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Vinitaly 2016: Vinitaly celebrates 50 years and change is in the air

Published:  13 April, 2016

While Vinitaly celebrates 50 years since its first fair was hosted in Verona, both exhibitors and organisers have focused on making changes in order to keep people returning year over year.

While Vinitaly celebrates 50 years since its first fair was hosted in Verona, both exhibitors and organisers have focused on making changes in order to keep people returning year over year.

The fair opened its doors to the public, which has not always been ideal for all exhibitors. Some admit that too many people are coming to show without the intention to buy, explore or even learn about the wines, but merely to drink wine.

"I prefer visitors who know what they are drinking," said Franco Stangoni from Cantina Li Seddi, a small family winery from Sardinia.

While changes are being made to keep out those looking just to drink, according Giovanni Bertani, from Tenuta Santa Maria, the oldest winery of Verona, more needs to be done. He said: "The organisers of the fair are working on changing this recent trend, but it is still not enough." He suggested: "Vinitaly could be open to the public only for one day and restricted to people from the trade during the other days."

However, "it is better this year than last year and, as we are a small winery, we need to be present in order to communicate about our wines and tell their stories," said Eleonora Gottardi, marketing and sales manager of Contra Soarda winery. Even if the fair does not always lead directly to business contacts, many producers use the show as a way to display their brands to the public.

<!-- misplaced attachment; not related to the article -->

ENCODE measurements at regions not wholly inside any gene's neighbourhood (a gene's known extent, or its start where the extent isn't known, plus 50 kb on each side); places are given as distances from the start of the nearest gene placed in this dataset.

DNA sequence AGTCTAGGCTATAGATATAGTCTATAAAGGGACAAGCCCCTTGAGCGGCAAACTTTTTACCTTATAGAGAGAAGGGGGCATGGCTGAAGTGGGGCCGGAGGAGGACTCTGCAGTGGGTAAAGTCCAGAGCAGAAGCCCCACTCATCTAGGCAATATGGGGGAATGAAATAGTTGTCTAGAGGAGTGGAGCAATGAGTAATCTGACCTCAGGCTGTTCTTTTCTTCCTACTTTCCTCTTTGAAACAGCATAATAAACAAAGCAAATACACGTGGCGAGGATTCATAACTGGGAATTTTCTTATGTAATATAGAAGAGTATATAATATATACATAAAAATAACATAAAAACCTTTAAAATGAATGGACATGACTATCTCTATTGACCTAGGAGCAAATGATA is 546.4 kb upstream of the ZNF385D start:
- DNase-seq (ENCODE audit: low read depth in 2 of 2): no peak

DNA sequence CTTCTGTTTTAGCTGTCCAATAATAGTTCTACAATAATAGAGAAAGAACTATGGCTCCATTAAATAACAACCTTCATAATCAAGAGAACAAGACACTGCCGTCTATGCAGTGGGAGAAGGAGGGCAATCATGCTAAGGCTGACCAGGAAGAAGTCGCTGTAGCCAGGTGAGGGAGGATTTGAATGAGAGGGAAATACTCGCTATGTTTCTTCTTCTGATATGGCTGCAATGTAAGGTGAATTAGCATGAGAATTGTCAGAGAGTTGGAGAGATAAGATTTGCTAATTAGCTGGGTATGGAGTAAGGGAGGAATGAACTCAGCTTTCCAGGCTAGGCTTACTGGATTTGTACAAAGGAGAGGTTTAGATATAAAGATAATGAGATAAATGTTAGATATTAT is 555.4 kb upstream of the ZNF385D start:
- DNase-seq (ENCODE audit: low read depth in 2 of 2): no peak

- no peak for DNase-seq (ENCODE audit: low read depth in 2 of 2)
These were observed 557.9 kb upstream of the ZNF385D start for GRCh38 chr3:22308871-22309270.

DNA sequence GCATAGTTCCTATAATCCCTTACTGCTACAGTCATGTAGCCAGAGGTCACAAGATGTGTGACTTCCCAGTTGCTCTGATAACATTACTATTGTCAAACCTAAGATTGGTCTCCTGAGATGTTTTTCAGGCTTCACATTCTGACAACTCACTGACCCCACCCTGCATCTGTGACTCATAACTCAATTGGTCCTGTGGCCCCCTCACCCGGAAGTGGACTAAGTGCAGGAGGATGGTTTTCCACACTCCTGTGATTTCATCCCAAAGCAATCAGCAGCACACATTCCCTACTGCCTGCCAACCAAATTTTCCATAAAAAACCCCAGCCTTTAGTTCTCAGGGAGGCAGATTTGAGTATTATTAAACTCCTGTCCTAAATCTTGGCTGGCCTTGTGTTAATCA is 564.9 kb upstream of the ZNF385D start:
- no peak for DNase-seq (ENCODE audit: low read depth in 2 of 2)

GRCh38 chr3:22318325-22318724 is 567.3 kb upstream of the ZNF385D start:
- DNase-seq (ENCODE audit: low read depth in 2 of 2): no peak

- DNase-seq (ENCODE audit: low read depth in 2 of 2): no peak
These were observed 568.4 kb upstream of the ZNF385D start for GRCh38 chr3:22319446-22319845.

However, there are still some wineries and industries players that have decided to turn their backs on Vinitaly and do business outside of the fair.

Producers and importers are now organising their own tastings and events in Verona and its surrounding areas during the same days as the fair.

In 2009, The Wine Trio, an agent that sells more than 100 different Italian wines abroad, chose to stop exhibiting at the fair and now welcomes clients in a typical and charming Italian cottage in the middle of the beautiful landscape of Valpolicella.

The Wine Trio rented a house for Vinitaly in ValpolicellaThe Wine Trio rented a house for Vinitaly in Valpolicella

"We just want to make it easy, friendly and authentic. By a simple phone call, we invite our clients here. We even invite them to stay for a homemade dinner," explained Fabio Zanzucchi, one of the founders of the Wine Trio. "For us, this is more efficient because more private consumers visit Vinitaly, but we are looking for business-to-business opportunities."

Further Zanzucchi said he is able to better gauge the interest of those that are coming because they are willing to make an effort to learn more both their wines. He said: "We can be confident that people who drive to Valpolicella to visit us, have a great interest in our wines and a strong motivation to do business with us."

Although there is a common dissatisfaction among exhibitors, there is also a sense of change happening.

"This year is better than last year because the price of a day-ticket increased from €50 to €80 and less free tickets are given out," said Bertani.

He further mentioned that Vinitaly started extending the fair more and more into the city centre of Verona and "this helps to attract the public to the side events and away from the actual fair."

This is the exact intention of the organisers of Vinitaly, as Stevie Kim, managing director, pointed out. She said "We want Vinitaly in the city in a serious way", in order to make the fair more B2B focused.

In the end, Vinitaly does not only benefit the exhibitors and visitors of the fair but also many businesses of Verona. During the days of the fair the coherent theme of wine is visible throughout bars, restaurants and stores. All are welcoming Vinitaly's visitors and participating in the fair by decorating their shop window displays and offering special menus and events for the occasion.